Borchgrevink's hut, Cape Adare

Ter­ra Nova Bay, Cape Hal­let

A bay and a cape in the head­line – Ter­ra Nova Bay, Cape Hal­let – both on the coast of Vic­to­ria Land in the wes­tern Ross Sea, that indi­ca­tes a wealth of over­whel­ming impres­si­ons. Some of the Ross Sea’s gre­at ice­berg alleys, huge gla­cier tongues, pen­gu­ins and orcas almost gua­ran­te­ed, pos­si­b­ly a lan­ding, may­be on Inex­pres­si­ble Island, whe­re Scott’s nort­hern par­ty was for­ced to win­ter under very dif­fi­cult cir­cum­s­tan­ces. Zodiac crui­ses, heli­co­p­ter flights. Under the mid­ni­ght sun, befo­re bre­ak­fast, from ear­ly morning to late evening.

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Well, it tur­ned out to be a very rela­xed day. As it tur­ned out, the coast was ever­y­whe­re blo­cked by den­se belts of ice. Many miles of old, tough floes. So we stay­ed far off the coast, felt like at high seas, with low clouds and stiff wind. Well, the Ross Sea is no lake. On the other hand, the­re is not­hing wrong about rela­xing a bit, after the long days we have just had. And Cape Ada­re is still ahead of us. Fin­gers cros­sed.

Cape Royds

We made ano­t­her attempt last night to zodiac-land at Cape Royds, just to find out that Back­door Bay was still as much fil­led with brash ice as the day befo­re. So today was to be the day. We gave it an ear­ly morning start, drag­ged the heli­co­p­ters out and soon the air bus shut­tle ser­vice was in ope­ra­ti­on.

Cape Royds is at the foot of Mount Ere­bus, a very vol­ca­nic land­s­cape with some pecu­li­ar erra­tic boul­ders of gra­ni­te. A beau­ti­ful, if not slight­ly dark sce­ne­ry, which can be very grim at times of bad wea­ther, but just grand on a sun­ny day like this, and again Mount Ere­bus is loo­m­ing clear from any clouds abo­ve the site of our excur­si­on. Which is very appro­pria­te, as it is from here it was clim­bed for the first time ever, during the expe­di­ti­on we want to pay hom­mage to now.

The Nim­rod-expe­di­ti­on (1907-09) was the first one Shack­le­ton was in char­ge of hims­elf and cer­tain­ly his most suc­cess­ful one ever. He almost reached the South Pole. Wit­hin less than a hund­red miles from it he saw hims­elf for­ced to give up and turn around, „bet­ter a living don­key than a dead lion.“ As men­tio­ned, Ere­bus was clim­bed for the first time during the expe­di­ti­on and the south magne­tic pole was reached, some­thing James Clark Ross could only dream of in 1841.

The hut is smal­ler and less com­plex than Scott’s at Cape Evans. Tins are still stan­ding on the shel­ves. All men shared one room, only the Boss had a litt­le cubicle to hims­elf, which he wil­lin­g­ly gave to other expe­di­ti­on mem­bers who nee­ded time for reco­very. You can even find Shackleton’s signa­tu­re on a woo­den board.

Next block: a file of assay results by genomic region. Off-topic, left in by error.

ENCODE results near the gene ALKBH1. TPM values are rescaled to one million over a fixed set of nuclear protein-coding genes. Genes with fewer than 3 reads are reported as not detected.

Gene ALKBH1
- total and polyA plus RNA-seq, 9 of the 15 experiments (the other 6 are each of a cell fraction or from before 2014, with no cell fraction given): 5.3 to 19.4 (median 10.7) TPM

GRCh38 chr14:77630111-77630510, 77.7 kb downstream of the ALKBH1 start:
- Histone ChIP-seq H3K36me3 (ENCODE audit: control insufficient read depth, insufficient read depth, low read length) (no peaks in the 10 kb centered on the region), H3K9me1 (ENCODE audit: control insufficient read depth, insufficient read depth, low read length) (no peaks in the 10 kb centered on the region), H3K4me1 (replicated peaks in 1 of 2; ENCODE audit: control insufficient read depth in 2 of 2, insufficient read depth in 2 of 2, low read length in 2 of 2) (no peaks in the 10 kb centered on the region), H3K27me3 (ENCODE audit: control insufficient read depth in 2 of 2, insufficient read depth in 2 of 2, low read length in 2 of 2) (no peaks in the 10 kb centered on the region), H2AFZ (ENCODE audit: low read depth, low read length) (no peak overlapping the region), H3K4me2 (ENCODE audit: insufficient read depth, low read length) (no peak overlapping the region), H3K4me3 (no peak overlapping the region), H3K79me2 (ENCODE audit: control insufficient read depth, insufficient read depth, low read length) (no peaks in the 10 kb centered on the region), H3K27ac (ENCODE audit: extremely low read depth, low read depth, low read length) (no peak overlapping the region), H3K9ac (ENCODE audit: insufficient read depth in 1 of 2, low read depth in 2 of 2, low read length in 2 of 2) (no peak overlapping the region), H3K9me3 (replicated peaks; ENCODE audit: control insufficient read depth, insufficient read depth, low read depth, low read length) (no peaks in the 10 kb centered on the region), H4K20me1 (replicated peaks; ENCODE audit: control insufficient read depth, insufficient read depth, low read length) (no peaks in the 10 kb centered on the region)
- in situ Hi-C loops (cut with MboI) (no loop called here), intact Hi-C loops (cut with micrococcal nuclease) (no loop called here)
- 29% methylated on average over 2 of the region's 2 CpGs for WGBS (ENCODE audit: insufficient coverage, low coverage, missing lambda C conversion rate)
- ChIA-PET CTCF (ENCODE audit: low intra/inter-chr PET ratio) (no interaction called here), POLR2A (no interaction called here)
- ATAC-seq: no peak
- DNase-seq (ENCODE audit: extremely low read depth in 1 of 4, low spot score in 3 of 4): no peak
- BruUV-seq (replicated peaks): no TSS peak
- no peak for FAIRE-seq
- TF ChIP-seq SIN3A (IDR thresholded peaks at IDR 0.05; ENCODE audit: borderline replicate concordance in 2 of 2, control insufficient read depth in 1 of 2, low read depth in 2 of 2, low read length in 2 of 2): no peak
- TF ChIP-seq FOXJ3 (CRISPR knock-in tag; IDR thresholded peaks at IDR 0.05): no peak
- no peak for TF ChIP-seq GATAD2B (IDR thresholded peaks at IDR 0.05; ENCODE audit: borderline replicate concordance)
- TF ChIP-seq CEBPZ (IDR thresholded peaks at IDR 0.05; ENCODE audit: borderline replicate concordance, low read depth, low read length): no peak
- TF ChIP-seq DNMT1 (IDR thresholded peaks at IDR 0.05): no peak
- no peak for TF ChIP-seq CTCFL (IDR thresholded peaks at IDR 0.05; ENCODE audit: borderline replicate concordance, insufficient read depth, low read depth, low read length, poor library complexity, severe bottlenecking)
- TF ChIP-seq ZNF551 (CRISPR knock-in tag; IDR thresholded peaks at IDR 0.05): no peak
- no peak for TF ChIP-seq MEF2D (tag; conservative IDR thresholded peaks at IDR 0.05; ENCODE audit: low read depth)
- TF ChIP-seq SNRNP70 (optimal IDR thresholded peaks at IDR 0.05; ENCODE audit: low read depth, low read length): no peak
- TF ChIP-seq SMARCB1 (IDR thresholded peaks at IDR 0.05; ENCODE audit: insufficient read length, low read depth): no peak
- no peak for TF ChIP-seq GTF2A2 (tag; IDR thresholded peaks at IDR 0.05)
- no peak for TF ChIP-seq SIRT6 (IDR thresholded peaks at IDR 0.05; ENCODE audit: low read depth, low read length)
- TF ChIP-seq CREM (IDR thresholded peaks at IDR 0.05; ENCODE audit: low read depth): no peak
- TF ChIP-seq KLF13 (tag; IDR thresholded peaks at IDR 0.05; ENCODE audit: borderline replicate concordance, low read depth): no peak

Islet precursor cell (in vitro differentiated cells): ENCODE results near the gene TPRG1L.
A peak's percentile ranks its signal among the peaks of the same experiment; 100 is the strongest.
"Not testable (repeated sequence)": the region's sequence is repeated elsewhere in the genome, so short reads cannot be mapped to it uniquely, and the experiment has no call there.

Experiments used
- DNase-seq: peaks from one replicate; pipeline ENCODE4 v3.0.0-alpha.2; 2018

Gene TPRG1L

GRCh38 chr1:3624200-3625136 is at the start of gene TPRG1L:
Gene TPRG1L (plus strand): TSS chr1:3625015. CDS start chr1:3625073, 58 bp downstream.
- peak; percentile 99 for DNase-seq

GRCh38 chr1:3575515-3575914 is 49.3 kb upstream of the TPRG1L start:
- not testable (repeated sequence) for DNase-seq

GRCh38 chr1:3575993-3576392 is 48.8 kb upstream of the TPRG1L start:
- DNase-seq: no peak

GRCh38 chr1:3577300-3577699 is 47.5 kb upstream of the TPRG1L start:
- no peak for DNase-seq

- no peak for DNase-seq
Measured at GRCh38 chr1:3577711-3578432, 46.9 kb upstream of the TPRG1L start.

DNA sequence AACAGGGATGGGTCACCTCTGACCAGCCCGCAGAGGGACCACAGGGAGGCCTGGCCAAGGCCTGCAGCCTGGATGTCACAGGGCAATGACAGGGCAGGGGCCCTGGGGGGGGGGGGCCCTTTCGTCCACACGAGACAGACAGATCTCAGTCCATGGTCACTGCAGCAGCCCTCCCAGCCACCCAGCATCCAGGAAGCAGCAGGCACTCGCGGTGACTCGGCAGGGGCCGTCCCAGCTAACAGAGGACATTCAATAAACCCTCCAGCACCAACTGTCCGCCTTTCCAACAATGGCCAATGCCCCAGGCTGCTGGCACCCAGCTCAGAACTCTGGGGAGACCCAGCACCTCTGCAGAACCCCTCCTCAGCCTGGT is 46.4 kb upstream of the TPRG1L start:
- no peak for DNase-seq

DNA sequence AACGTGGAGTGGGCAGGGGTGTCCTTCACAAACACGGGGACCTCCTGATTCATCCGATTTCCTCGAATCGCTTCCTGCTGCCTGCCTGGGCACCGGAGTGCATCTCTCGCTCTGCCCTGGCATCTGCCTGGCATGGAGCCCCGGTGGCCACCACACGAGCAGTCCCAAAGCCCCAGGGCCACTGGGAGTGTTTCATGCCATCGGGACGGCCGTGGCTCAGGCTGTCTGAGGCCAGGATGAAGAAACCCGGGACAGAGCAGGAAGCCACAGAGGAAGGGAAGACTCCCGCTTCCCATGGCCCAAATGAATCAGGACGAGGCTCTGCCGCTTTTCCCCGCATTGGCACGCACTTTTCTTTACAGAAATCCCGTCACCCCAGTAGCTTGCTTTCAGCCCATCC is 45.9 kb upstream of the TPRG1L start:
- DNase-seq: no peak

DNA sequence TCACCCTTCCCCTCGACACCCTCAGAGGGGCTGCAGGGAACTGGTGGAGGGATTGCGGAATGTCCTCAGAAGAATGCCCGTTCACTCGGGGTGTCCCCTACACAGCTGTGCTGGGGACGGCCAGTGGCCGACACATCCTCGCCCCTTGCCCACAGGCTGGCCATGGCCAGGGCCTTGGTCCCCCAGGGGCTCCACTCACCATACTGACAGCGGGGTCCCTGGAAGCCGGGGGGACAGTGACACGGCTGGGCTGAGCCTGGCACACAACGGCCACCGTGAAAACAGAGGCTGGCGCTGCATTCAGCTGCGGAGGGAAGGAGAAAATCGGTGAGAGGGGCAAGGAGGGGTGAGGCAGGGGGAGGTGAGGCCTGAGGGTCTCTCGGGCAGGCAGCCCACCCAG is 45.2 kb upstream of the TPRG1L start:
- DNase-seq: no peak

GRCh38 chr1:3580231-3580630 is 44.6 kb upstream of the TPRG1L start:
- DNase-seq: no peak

Shackleton's hut at Cape Royds

Ade­lie pen­gu­ins are bree­ding a few hund­red metres away from the Nim­rod hut, they say it is the sou­thern­most one any­whe­re. May­be the­re are some more nes­ting at Cape Bar­ne, a good stone throw fur­ther south, I don’t know.

Our litt­le pre-bre­ak­fast excur­si­on is inde­ed short enough so we, the gui­des, just make it back in time for lunch. It always takes a while in the end, as the very last heli­co­p­ter can only land on the ship once the other one has been shut down, fold­ed tog­e­ther and sto­wed away. Heli­co­p­ter logistics are always qui­te an ope­ra­ti­on. But it was worth every minu­te. Even our pen­gu­in spe­cia­list col­league, not a polar histo­ry lun­a­tic or a Shack­le­ton grou­pie, agrees. Cape Royds would be worth a visit even without the his­to­ri­cal hut.

Mount Erebus

After an ear­ly start and a long morning out, it is a quiet after­noon on board as we are sai­ling nor­thwards, lea­ving McMur­do Sound behind. The few pre­cious days the­re are over for this time, as always too short, but spoi­led with ama­zin­gly good wea­ther. Mile after mile through calm, open water, with gre­at views of Ross Island with all 3 major peaks at the same time: Mount Ter­ror, Mount Bird and Mount Ere­bus, this famous trio of gla­cier-cove­r­ed vol­ca­noes. How often can you see them so beau­ti­ful­ly?

Dry Val­leys: Tay­lor Val­ley

No, we have not just slept through the 28th. It did not exist. The date line.

The wea­ther just can’t get bet­ter than it is today. That is the oppor­tu­ni­ty for our longst heli­co­p­ter ope­ra­ti­on, the flight into the Dry Val­leys, name­ly Tay­lor Val­ley. The Orte­li­us is in New Har­bour, on the wes­tern side of McMur­do Sound, pushing its bow firm­ly against the edge of mile of fast ice sepa­ra­ting us from the real coast. Ahead of us we have got the Tran­s­ant­arc­tic Moun­tains, this immense moun­tain chain with count­less wild peaks stret­ching hund­reds and hund­reds of miles from Cape Ada­re to well bey­ond 80 degrees south. And in the midd­le of it, the­se weird val­leys which are too dry even for the gla­ciers.